Slavery and the British Public School
There are unresolved issues around slavery which are central to the British psyche, at least for the middle classes who see themselves as potentially the ruling classes.
Public schools have advertised “Be a student here and become a born leader”. Parents still argue the case for sending their children to private education in order to secure them a competitive advantage. In an individualised society, advantage for one is at the expense of others. So much for democracy and equality of opportunity.
British public schools had the task of preparing students to attend the old universities, and to rule the colonies. The régime of team sports, deferred gratification and cold showers was seen as building the necessary character for future rulers.
Enduring a period of suffering could be justified if the ends were achieved. Thus students endured bullying, corporal punishment, sexual abuse, and separation from their families in order to make the grade. They were convinced that the experience had done them no harm, and proceeded to inflict it on their children.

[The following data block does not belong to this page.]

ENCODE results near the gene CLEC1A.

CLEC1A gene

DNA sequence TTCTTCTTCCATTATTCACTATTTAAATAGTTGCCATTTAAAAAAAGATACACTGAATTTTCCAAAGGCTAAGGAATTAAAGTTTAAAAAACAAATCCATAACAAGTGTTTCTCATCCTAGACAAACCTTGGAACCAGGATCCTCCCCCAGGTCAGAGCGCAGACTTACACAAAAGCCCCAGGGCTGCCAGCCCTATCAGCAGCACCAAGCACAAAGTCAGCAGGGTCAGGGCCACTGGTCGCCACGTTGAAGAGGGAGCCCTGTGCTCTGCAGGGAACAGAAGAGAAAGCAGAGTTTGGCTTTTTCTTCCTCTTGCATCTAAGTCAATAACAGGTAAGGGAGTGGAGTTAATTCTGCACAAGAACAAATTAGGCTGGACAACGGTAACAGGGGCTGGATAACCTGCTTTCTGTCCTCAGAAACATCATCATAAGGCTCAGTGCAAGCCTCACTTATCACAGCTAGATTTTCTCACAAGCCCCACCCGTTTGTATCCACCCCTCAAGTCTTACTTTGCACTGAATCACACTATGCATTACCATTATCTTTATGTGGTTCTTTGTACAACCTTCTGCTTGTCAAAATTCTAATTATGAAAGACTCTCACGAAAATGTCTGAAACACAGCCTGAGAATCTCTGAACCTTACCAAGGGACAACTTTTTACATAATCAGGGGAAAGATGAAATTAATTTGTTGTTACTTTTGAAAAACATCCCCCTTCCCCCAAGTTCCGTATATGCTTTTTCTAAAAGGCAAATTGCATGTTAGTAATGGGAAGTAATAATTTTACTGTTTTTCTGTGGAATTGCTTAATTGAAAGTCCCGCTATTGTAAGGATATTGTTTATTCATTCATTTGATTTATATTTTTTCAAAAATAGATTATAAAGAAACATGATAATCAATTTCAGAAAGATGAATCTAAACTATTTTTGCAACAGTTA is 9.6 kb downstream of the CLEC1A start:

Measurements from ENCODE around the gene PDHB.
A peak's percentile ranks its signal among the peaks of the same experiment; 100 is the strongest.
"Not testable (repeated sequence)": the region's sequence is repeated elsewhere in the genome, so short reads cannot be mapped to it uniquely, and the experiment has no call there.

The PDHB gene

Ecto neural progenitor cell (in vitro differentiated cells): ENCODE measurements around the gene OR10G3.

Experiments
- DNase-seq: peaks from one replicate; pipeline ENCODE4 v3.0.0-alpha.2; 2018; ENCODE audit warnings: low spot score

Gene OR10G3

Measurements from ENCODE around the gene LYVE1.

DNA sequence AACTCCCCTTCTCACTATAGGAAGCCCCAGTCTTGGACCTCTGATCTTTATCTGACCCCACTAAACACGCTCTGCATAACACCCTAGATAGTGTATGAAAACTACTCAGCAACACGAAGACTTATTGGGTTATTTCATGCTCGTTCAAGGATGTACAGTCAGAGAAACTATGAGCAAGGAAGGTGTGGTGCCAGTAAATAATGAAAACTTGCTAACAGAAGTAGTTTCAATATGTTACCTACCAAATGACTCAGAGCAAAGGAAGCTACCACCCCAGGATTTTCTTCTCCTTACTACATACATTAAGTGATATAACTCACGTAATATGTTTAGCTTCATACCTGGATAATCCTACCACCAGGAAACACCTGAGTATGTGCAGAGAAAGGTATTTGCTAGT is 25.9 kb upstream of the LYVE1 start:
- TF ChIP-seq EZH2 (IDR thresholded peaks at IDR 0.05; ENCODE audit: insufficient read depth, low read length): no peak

Schools funded by donations from public spirited slave traders, in Bristol, Liverpool and London, reflected the aspirations of these determined adventurers that their children should be able to become gentlemen. Attending school was a form of middle passage, a painful but necessary transition.
British public schools separated children from their parents at an early age, and took on themselves the right to punish, in loco parentis. This separation freed the parents to travel or live as they pleased, but at the expense of fracturing normal family relationships. During their formative years, public school students rarely encountered normal family or interpersonal relations.
British independent schools still seek to cultivate the illusion of superiority. They preserve the hierarchical model of society which sustained slavery, selling social status at commercial rates.